Union president feels ’spin’ distorts worker sacrifices


Jean Bouchard is an account specialist in the city finance office. She knows what city employees have done to ensure the city’s financial stability. She knows the city’s four pension plans, how they are funded and that the Police/Fire I plan started in the 1960s is in a “crisis” status. And, as a member of the State Pension Review Commission, she has seen what other municipalities are faced with.

Bouchard is also president of the Warwick Municipal Employees Union, a local of Rhode Island Council 94 AFSME, CIO. She attended Monday’s City Council meeting where the city’s actuary was quizzed on the viability of the city’s pension plans.

Bouchard sat in the back row. A Warwick native, mother of two daughters and grandmother to two, Bouchard was disheartened by what she was watching.

“When you listen to what is happening in other communities, it’s a real eye-opener,” she said. “They,” she said of workers in those municipalities, “have been paying week after week and they think they’re fine. Some cities have done bad things.”

What has Bouchard discouraged is that critics of Warwick’s situation – and the fact that the now closed Police/Fire I plan, meaning no new employees are entering the plan, faces a $242 million unfunded liability – fail to recognize the viability of the three other plans. In addition, she feels that people have lost sight that Warwick has a plan to deal with Police/Fire I.

“We are getting this negative spin from a few people,” she said.

She feels that spin has overshadowed what municipal employees, including police and firefighters who are in other unions, have sacrificed in order to maintain financial stability. When former governor Donald Carcieri cut out much of the aid to cities and towns midway through the fiscal year, municipal employees forwent contracted wage increases and other benefits, averting a city deficit or a supplemental tax bill. Last year, after an initial challenge, the municipal employees union agreed to pension reforms that reduce benefits of those employees hired after July 1, 2012. Also, last year, the city’s three unions agreed to three-year contracts with no pay increase, the “three zeros,” as the administration has dubbed it.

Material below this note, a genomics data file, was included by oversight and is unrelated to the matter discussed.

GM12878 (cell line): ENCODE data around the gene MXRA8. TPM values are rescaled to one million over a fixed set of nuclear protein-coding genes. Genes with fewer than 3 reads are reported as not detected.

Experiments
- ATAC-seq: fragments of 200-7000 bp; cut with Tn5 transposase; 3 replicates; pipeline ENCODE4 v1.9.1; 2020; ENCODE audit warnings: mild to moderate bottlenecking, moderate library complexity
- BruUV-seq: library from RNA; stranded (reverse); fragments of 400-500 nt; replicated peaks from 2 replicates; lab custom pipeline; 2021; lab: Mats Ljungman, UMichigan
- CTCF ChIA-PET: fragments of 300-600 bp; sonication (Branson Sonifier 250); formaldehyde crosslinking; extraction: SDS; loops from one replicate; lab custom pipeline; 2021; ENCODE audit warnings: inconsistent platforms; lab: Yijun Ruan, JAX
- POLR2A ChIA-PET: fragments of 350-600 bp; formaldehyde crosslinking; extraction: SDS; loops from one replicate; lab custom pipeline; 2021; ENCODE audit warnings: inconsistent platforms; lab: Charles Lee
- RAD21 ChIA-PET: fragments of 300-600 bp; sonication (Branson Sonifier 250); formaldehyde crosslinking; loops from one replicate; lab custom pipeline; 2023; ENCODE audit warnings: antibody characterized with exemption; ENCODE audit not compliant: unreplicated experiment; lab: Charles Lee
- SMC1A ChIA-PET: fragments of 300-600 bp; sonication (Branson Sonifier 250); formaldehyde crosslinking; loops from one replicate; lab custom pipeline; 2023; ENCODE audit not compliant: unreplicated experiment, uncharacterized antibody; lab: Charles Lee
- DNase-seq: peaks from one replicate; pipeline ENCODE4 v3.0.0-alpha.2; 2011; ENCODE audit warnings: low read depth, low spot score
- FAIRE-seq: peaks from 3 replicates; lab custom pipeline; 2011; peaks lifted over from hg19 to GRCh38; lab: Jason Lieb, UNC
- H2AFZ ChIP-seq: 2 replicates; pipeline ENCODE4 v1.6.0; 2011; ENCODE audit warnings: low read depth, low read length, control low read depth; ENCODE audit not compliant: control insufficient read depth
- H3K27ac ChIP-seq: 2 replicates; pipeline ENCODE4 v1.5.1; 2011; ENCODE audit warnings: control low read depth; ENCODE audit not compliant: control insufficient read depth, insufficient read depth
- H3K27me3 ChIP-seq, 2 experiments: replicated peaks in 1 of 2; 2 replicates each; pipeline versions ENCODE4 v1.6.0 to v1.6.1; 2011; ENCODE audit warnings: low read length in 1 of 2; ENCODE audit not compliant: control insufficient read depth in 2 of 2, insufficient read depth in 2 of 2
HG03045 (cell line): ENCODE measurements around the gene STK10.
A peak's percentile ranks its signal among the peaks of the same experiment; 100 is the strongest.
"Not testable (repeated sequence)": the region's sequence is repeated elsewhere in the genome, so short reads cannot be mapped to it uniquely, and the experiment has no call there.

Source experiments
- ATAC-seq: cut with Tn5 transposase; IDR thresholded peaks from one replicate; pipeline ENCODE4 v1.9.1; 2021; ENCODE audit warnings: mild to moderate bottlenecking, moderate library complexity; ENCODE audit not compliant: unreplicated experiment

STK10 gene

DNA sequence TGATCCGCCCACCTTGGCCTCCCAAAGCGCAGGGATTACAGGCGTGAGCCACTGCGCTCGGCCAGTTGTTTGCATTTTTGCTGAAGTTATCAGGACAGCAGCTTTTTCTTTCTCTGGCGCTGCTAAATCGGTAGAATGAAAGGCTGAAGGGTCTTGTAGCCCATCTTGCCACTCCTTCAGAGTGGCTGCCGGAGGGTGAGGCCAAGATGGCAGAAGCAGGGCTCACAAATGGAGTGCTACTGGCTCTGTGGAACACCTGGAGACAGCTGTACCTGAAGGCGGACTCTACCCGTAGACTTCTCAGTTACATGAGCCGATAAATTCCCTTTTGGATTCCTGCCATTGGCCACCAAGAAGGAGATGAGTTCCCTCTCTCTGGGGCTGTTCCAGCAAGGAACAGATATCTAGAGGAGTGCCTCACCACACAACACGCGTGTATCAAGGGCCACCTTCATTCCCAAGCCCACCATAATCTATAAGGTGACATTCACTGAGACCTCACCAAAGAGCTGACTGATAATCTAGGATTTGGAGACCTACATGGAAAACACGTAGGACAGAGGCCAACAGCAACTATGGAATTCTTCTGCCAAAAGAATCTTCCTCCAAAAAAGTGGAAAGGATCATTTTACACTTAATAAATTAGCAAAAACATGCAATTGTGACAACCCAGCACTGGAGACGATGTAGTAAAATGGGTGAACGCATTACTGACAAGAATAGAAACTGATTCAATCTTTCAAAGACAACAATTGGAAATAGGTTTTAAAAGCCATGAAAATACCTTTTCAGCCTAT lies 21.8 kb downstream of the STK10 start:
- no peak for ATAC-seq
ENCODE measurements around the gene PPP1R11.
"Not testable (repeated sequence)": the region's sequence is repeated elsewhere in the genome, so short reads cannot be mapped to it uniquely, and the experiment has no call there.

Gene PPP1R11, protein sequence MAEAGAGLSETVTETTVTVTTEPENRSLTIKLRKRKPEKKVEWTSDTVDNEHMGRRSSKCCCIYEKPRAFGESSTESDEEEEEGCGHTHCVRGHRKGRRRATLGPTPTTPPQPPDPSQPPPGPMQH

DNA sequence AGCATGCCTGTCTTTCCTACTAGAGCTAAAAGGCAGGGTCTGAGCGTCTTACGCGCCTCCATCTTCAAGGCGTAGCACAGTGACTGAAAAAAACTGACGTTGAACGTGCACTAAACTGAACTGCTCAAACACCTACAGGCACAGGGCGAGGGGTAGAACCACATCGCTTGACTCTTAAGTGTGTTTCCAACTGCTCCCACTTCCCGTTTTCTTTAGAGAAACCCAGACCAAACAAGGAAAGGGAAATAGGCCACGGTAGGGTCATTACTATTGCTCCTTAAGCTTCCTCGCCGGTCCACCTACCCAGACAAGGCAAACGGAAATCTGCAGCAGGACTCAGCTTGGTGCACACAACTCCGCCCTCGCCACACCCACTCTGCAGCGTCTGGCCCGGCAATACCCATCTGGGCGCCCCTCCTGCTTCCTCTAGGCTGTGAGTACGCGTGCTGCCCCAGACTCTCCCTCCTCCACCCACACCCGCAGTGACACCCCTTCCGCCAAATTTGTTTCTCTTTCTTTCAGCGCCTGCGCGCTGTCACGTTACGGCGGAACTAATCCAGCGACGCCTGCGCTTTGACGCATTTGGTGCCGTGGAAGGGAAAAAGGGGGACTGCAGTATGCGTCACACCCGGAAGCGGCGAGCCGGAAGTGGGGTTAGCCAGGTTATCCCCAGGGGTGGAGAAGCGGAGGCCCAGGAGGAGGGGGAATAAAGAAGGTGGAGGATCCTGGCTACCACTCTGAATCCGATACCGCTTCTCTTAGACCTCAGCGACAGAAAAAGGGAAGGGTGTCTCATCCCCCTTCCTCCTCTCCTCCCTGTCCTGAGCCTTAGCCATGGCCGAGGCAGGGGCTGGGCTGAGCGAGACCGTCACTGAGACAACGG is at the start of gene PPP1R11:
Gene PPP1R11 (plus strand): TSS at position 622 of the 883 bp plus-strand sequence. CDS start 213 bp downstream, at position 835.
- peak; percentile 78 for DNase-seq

Because benefits of retirees in the Police/Fire I plan are linked to the pay of active members of the two forces – when active members get a pay raise, retirees get a similar increase – the “zeros” dramatically reduce future payments to retirees. That action is projected to reduce the unfunded liability by $20 million.

“The city of Warwick has one wallet,” said Bouchard.

Her point is that the situation must be looked at as a whole, and that the condition of one plan shouldn’t be used to project the entire picture.

Unlike other communities, Bouchard points out that Warwick “has always had an actuary.” She also notes that the city, in recent decades, has consistently funded its pension plans. She takes pride in that fiscal responsibility.

Nonetheless, she said city workers are anxious, if not scared, about what’s happening in other communities.

“I think people are alarmed that people who are paying every week [into their pensions] are going to get hurt,” she said.

She wants to reassure workers that this is not the case in Warwick.

“We’re lucky [that] the city has kept its fiscal house in order,” she said. “Our pension is our life savings.”

James Cenerini, Council 94’s legislative-political action coordinator, also attended Monday’s council meeting. He called Warwick’s situation “relatively healthy” compared to others.

“This local [Council 94] has stepped up time and again to help,” he said.

He said the way some council members asked questions to Joseph Newton, the city’s actuary, imply that the city is mishandling pensions. Without naming names, he said these people are “twisting things.”

“Is anyone looking at the sacrifices we’re doing to make it work?” he asked.

He noted that retirees in the municipal plan have not received a cost of living adjustment since 2009, as COLAs in that plan are tied to investment performances.

Asked why anyone would want to project a picture of financial gloom for the city if, in fact, conditions aren’t as bad as they say, Cenerini answered, “Pensions get tied up into politics.”

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